Will 20th-century technology quash the language used by Christ Jesus?
Aramaic was one one of the most important in the Semitic family, used throughout the Mideast during Persian and early Christian eras as the common idiom of commerce and politics. By one estimate there are only three isolated villages in the craggy mountains of western Syria where Aramaic is spoken - by 4 ,000 residents. Attempts to rekindle interest in the language are being thwarted by that most 20th century of vehicles, the bus. This cheap form of public transportation is carrying men into higher-paying jobs in the Arabic-speaking Syrian heartland. There are few young men in the villages anymore, only the old to tend to the vineyards and orchards.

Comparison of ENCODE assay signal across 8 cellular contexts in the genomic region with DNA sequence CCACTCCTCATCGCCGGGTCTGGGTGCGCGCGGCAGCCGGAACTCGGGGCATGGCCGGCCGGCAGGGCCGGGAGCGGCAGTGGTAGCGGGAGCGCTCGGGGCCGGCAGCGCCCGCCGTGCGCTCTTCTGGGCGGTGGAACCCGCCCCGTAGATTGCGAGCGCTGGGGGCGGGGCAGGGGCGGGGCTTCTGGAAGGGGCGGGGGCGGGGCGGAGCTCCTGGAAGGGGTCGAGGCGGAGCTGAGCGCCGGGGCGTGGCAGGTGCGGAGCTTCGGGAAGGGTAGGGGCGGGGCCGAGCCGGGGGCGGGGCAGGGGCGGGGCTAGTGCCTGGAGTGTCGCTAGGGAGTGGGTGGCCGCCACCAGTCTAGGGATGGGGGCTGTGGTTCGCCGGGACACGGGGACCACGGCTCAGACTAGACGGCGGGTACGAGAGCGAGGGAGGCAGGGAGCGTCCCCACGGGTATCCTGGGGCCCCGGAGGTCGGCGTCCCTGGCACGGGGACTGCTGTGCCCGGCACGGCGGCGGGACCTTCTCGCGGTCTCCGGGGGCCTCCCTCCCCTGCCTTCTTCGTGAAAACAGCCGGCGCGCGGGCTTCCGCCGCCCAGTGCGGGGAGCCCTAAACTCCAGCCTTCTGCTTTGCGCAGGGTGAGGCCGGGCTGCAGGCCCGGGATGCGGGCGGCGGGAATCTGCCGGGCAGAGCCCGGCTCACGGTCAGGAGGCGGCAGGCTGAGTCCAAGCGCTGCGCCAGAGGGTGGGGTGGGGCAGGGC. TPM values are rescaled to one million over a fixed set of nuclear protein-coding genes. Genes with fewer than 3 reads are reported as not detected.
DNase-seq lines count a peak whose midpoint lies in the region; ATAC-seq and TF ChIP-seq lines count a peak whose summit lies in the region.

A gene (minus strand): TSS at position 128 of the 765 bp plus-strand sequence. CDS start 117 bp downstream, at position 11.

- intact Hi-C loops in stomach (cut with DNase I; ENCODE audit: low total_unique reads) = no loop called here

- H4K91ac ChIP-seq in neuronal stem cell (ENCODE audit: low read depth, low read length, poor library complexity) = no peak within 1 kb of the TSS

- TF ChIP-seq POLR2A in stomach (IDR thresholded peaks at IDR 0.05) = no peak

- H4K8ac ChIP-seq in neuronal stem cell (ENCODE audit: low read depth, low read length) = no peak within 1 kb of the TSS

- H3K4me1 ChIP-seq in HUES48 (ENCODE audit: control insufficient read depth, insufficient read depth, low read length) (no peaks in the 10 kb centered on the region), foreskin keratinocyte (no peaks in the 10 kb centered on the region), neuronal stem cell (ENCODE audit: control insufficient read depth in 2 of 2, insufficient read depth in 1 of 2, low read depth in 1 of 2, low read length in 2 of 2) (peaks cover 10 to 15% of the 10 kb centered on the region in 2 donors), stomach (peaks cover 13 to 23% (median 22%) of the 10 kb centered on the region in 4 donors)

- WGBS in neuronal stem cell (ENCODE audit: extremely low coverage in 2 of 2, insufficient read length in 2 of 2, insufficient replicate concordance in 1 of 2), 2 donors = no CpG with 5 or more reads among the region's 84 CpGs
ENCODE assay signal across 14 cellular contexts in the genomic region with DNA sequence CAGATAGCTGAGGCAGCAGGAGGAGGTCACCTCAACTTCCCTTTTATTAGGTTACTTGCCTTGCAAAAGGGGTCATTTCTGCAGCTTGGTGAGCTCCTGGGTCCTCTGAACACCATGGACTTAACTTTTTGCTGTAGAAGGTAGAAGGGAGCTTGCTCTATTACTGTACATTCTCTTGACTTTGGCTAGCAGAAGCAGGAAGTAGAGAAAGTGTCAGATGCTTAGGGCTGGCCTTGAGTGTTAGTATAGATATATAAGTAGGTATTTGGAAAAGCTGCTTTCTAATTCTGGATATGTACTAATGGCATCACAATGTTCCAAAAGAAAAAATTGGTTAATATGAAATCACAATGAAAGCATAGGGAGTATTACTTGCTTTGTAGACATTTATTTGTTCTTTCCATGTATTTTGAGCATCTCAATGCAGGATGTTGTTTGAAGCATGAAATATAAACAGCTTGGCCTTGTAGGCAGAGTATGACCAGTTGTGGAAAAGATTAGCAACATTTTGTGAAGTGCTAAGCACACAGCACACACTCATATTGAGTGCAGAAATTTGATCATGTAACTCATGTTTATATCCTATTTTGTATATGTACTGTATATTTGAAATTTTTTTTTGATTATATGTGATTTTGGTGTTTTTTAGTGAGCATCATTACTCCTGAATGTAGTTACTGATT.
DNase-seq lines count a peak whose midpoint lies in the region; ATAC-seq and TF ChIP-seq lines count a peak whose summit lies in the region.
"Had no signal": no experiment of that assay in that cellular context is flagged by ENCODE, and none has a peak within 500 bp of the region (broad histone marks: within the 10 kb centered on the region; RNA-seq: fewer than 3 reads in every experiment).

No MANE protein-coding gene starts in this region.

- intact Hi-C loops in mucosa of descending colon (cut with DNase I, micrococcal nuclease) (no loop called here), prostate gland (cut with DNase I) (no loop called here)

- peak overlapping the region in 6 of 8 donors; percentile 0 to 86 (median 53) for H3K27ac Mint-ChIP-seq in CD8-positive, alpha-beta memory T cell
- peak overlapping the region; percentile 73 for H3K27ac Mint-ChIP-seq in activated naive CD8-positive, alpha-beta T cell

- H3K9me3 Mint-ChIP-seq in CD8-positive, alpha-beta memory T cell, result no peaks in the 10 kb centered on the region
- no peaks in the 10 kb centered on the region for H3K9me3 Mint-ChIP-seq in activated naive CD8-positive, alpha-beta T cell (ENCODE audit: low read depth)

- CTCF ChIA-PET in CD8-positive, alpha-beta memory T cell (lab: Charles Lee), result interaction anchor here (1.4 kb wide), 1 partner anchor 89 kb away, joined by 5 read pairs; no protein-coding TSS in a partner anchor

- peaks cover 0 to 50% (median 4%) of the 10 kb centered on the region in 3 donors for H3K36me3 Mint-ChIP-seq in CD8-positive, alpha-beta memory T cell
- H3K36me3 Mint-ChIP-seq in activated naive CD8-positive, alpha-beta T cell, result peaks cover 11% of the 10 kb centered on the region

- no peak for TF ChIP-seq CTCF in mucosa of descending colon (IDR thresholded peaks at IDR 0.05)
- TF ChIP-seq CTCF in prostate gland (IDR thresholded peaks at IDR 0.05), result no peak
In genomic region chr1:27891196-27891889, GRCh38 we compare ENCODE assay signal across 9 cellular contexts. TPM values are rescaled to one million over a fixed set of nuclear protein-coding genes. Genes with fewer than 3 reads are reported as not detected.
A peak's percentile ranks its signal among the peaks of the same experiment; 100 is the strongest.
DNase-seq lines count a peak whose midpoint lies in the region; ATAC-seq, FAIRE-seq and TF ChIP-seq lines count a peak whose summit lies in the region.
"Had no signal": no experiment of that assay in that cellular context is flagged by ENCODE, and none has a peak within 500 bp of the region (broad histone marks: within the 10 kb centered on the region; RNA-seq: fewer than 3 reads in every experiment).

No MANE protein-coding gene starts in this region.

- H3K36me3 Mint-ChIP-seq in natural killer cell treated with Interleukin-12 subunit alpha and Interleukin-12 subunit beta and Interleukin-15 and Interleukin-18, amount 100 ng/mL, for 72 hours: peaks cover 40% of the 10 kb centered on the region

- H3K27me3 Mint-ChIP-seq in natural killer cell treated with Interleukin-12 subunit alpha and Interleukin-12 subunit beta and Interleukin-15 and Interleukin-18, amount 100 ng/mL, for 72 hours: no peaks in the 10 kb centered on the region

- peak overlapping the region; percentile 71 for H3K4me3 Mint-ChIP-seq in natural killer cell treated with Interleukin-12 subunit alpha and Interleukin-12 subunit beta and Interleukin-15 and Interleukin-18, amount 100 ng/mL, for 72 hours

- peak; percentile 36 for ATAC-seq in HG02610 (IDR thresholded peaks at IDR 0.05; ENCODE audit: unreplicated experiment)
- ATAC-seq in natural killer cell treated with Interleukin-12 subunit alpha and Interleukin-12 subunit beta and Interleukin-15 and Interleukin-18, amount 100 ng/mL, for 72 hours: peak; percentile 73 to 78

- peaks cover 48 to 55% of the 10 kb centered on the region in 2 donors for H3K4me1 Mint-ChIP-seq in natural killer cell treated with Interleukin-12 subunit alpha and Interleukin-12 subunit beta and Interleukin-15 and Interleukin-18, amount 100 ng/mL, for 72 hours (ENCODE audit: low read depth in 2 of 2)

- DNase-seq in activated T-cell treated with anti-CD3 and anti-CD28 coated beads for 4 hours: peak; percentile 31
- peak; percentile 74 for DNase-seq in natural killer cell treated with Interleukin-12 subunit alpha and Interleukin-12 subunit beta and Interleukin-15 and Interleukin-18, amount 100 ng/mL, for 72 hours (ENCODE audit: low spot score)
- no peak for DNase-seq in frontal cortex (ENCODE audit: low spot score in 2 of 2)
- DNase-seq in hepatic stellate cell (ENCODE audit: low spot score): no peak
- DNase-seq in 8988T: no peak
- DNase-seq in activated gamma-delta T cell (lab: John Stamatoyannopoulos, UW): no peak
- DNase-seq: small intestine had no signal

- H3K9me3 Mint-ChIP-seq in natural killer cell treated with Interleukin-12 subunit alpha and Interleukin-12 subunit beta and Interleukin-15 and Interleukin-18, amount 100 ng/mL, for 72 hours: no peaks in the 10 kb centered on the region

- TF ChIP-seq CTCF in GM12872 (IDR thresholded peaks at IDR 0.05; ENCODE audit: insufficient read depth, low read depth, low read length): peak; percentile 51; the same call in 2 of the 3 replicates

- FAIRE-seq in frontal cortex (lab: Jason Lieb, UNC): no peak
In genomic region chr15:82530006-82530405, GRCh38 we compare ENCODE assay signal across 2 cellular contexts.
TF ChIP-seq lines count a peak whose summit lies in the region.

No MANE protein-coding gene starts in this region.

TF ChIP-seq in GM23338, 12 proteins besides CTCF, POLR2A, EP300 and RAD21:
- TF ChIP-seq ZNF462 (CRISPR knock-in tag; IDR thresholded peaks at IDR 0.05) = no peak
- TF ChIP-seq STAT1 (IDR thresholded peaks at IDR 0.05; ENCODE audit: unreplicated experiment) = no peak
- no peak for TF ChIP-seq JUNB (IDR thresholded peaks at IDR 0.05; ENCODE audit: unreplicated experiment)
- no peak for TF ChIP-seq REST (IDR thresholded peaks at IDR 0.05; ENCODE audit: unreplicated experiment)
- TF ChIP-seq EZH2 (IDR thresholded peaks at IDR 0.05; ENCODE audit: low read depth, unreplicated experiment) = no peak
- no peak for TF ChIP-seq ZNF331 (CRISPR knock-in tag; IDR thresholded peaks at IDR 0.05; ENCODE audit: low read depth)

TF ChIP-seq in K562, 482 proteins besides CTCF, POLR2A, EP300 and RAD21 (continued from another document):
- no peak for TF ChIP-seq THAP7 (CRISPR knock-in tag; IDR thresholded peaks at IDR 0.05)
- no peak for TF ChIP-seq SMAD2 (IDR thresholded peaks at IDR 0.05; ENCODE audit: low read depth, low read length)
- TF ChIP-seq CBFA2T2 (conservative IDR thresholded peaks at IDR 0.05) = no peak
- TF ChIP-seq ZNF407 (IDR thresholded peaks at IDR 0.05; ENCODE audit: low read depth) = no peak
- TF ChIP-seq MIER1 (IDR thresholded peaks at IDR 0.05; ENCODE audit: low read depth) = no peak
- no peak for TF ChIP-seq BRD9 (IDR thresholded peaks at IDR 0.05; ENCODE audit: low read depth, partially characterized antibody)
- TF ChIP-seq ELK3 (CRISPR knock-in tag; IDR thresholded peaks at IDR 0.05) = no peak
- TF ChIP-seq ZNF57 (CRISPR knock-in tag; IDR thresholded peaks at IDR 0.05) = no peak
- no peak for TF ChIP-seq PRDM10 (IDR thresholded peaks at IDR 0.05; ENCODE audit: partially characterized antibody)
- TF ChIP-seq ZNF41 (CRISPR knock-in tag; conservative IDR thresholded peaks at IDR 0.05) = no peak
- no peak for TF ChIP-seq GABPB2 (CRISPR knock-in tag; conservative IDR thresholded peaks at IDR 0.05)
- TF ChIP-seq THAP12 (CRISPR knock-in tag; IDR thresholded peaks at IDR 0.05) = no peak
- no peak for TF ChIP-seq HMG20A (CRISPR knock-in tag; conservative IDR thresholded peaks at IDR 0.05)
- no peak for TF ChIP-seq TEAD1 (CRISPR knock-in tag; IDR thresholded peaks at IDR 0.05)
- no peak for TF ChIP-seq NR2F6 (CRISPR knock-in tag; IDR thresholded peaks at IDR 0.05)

The Syrian government has also affected the Aramaic-speakers. Schools in Maalula (one of the towns) now teach Arabic. And there is little local interest in the Christian enclave. Syria is now 85 percent Muslim and 99 percent Arabic-speaking.m